Don't Exaggerate

Narration by Alan Cox, Montage by Margaret Cox

Conversations in Catastrophe By Mark BrownHoward Barker Interviews 1980-2010:


P 48/49

HB: ... I believe the experience of history is an experience of pain; the words are interchangeable. Just as the individual, in the years following trauma, likes to recall the trauma, so does society insist on reproducing its dislocations, but always in a laundered way, which invokes necessity- ‘struggle’ is a word much beloved of the left. It has lost its meaning, become stripped of its pain, and cloaked in anodyne romanticism- and anaesthetizes memory. The individual is robbed of his experience of agony by being forced into a participation he could not at the time recognize; in other words he is re-individualized. This returns me to the emphasis I place on the individual as the centre of all resistance. Solzhenitsyn tells us that the most successful resisters in Stalin’s camps were the religious, when they must have been persistently battered by a conventional wisdom that told them religion was a comic characteristic of pre-civilisation.

CL: This is consistent with your focus on the individual. Perhaps extending out of that, there seems to be in your own work a curious but persistent loyalty to the dead....

HB:... The dead are the mute victims of this plundered agony. They receive nothing but the title of ‘the sacrificed’, to whom an entirely spurious effect is shown on specified occasions... They are of course wrongly perceived as innocent, or as victims, but whatever their reality, they are the most expropriated by the successor regimes, and much hatred and mischief are invoked on their behalf. In fact, an ugly struggle goes on over the dead. They beckon to the living, because their ‘sacrifice’ (which is never a sacrifice) is employed to justify further ‘sacrifice’. They are forever calling more people ‘over’.

CL: Linking this with what we have said about history, is it a question of giving the ultimate victims of history the voice which has been denied them?

H.B: The most significant revival of the dead occurs in my narrative poem Don’t Exaggerate. In that case it’s the voice fro someone who has suffered not only in his own life but also in being revived and given an intense level of articulacy, actually plays with the living. And so he plays the ahistoricity of his own existence to the audience


P 62

DIR: Don’t Exaggerate, a direct address to the audience, seems a crucial development in locating obligation in the theatre audience on the specific occasion of performance...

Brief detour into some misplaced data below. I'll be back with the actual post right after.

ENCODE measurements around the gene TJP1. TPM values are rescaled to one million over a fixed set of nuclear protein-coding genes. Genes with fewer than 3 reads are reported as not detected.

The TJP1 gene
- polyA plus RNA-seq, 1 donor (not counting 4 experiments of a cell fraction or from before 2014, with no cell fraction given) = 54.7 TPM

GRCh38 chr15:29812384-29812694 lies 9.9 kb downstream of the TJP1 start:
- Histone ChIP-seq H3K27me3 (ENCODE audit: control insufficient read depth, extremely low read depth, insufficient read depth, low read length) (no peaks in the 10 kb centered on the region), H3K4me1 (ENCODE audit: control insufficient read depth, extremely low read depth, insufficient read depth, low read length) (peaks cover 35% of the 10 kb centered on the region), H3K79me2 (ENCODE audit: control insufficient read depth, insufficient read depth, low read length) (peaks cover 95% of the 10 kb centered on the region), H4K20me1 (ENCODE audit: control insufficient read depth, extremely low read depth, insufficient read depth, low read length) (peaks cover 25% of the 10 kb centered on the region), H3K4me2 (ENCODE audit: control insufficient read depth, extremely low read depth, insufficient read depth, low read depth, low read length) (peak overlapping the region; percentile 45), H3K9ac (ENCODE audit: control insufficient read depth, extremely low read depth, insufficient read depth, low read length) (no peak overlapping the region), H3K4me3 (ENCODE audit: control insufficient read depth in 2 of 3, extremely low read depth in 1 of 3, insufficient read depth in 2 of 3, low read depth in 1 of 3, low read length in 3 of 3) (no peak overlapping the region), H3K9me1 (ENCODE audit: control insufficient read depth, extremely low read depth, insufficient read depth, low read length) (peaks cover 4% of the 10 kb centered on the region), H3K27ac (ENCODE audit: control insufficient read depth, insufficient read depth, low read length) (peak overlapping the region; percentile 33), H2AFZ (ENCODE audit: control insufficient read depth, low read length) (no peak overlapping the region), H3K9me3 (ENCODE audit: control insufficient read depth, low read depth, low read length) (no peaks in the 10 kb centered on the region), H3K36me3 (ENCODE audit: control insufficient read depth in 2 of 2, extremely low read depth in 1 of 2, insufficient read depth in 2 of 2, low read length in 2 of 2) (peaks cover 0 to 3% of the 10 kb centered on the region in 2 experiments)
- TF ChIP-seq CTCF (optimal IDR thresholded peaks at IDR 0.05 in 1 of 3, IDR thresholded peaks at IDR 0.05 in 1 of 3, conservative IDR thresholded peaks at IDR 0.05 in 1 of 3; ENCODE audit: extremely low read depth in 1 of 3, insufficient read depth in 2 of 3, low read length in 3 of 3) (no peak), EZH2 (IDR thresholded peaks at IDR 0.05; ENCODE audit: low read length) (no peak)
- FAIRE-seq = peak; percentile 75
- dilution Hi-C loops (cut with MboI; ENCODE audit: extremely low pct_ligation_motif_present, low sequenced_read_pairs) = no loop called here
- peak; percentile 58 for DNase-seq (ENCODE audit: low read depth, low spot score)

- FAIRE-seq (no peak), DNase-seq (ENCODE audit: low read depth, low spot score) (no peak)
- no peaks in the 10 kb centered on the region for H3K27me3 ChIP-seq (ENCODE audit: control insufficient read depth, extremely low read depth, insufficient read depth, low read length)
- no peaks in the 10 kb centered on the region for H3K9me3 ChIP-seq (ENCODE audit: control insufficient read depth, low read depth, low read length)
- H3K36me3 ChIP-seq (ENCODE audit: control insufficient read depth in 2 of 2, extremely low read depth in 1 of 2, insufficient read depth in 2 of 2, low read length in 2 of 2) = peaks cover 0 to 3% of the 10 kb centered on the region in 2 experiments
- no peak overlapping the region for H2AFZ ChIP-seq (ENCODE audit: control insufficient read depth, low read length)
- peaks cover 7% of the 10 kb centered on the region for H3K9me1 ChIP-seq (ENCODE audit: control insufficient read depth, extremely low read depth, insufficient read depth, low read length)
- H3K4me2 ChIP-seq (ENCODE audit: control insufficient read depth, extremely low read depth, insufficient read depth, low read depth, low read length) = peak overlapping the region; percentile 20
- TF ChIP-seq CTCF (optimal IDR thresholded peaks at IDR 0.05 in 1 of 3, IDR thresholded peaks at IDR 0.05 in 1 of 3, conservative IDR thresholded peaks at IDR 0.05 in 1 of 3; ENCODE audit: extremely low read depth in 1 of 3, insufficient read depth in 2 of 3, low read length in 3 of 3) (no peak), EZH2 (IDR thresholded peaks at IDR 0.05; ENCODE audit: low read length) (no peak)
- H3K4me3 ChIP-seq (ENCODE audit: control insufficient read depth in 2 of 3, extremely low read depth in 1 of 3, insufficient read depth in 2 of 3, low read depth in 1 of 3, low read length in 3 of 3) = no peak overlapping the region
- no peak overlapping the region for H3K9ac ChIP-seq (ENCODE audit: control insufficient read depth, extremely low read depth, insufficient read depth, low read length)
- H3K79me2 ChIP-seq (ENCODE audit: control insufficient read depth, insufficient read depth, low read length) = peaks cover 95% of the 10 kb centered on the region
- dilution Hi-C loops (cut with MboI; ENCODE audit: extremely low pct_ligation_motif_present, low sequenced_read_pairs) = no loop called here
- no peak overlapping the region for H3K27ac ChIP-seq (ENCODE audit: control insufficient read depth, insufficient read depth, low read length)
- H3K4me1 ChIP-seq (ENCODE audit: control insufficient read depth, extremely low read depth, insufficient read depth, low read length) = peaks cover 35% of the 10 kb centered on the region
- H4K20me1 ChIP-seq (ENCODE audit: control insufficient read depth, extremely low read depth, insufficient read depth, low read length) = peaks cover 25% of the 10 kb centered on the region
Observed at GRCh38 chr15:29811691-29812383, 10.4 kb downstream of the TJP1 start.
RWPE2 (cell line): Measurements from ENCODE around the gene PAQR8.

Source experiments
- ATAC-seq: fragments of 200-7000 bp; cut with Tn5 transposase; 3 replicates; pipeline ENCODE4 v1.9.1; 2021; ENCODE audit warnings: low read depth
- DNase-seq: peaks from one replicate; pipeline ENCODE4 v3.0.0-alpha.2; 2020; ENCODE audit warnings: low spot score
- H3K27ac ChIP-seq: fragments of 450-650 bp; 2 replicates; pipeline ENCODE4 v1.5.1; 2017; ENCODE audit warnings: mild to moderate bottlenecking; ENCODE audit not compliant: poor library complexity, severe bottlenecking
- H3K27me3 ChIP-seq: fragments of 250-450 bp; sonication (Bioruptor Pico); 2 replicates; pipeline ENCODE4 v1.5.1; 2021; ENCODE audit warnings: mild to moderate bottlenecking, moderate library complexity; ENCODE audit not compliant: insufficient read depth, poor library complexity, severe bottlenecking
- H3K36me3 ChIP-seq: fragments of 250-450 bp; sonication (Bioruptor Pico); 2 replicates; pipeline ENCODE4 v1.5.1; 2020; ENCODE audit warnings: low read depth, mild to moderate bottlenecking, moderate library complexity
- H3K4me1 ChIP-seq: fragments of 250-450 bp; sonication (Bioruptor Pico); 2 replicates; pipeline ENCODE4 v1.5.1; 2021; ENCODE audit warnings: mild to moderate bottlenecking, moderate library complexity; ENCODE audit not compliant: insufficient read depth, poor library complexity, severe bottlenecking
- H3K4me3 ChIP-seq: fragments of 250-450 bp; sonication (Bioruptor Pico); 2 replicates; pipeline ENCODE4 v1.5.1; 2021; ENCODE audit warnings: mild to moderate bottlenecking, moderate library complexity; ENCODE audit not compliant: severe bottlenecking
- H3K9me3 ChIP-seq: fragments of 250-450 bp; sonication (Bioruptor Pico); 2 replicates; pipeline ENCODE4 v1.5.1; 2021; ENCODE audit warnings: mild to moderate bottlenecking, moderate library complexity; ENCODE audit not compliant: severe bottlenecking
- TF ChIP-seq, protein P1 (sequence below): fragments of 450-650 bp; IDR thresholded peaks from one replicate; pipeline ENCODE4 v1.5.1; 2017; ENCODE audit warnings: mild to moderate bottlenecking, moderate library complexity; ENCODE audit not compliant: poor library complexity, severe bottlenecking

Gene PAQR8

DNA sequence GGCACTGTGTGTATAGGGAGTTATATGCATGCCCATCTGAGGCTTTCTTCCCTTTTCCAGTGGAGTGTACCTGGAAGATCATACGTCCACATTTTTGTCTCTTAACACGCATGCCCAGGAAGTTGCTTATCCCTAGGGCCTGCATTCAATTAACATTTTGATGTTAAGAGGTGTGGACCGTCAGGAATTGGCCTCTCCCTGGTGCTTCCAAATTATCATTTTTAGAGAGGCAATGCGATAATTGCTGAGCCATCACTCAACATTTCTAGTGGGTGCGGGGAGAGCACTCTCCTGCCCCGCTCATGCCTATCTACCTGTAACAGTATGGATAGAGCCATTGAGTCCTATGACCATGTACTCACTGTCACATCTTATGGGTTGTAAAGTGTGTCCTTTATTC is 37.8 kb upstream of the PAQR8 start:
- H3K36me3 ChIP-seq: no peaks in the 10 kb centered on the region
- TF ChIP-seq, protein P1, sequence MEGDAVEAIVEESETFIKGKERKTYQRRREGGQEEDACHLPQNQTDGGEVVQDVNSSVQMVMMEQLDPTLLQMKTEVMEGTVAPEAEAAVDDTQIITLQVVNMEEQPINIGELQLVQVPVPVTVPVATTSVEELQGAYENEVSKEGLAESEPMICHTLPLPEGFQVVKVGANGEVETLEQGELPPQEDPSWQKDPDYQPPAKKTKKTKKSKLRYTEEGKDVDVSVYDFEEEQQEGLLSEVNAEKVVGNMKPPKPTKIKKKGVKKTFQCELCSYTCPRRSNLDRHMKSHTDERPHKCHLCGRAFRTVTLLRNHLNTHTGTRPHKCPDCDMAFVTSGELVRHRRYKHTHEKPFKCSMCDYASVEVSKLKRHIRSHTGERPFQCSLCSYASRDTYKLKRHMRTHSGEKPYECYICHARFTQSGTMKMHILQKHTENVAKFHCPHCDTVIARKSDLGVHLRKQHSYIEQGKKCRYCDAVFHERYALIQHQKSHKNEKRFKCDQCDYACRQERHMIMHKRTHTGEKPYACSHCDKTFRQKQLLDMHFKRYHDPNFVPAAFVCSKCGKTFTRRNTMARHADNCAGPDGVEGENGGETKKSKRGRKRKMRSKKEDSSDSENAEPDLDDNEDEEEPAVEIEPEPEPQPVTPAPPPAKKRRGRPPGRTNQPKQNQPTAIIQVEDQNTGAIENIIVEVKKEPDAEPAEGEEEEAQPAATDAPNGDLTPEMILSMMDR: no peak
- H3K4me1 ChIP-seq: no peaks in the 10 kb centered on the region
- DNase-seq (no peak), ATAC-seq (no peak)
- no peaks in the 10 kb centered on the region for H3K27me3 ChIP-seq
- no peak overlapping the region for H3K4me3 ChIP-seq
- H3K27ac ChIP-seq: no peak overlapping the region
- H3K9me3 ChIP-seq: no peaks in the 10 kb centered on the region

HB: The importance of Don’t Exaggerate in my theory of theatre lay in its employment of contradiction and digression as a means of returning the onus of moral decision to the audience. I now believe in the dethronement of the audience, the abolition of its judgmental character, and the assertion of the stage over the auditorium. By this I mean the restitution of power to the actor, not as a demonstrator of a given thesis, but as the figure who encourages the audience to abandon its moral and intellectual baggage and permit itself the greater freedom of an imaginative tour, essentially a destabilizing experience. The proposition of a moral posture, and its immediate demolition (“You exaggerate! You do exaggerate! You know you do”), has the effect of loosening ideology, implying the absence of objective truths, and forcing the audience to make its own decisions about the actions shown or described. What the audience is given, its reward for this dangerous exposure, is beauty (truth having been annexed by political or psychological theory)

... In all my work after Don’t Exaggerate the audience is unable to withdraw into the security of known moral postures. This alone serves to eliminate ‘entertainment’ from its experience, since entertainment is impossible without very firmly drawn demarcations.


P 86

HB: ...“Europe is Death’s Estate”, I once wrote in Don’t Exaggerate. It will always be so. Such a culture, so dazzling in its extremes, so absolute in beauty and horror, can’t simply convert to the Garden of Eden overnight. Look at the painting of Bosch and the prose of Celine. Four hundred years separates them, but their Europe is the same....

DH: I’ve heard you say that you don’t consider your art to have been influenced by any particular writer or school of thought. What contemporary playwrights/poets do you most respect?

HB: What influences any artist? Not necessarily those he might respect, for one can respect others for technical reasons whilst despising their ontology. I can no more easily identify painters, film-makers, philosophers than I can writers who have exerted profound influence on me. [In visual art]: Bosch; Cranach; Altdorfer; Goya; Watteau, Gericault; Hammershoi; Spencer; Bacon; Rothko; Beauys (perhaps the list is predictable). In film: Bresson; Bunuel; Pasolini; Tarkovsky. In poetry: Apollinaire; Rilke; Attila Jozsef; George Oppen. In theatre I have always sensed my solitude, certainly from the time I became myself, from the time I no longer desired to be part of anything, or to serve anything.


We screened at Portobello Film Festival 2015




3 Acklam Road, W10 5TY Time: 21:30 - 22:30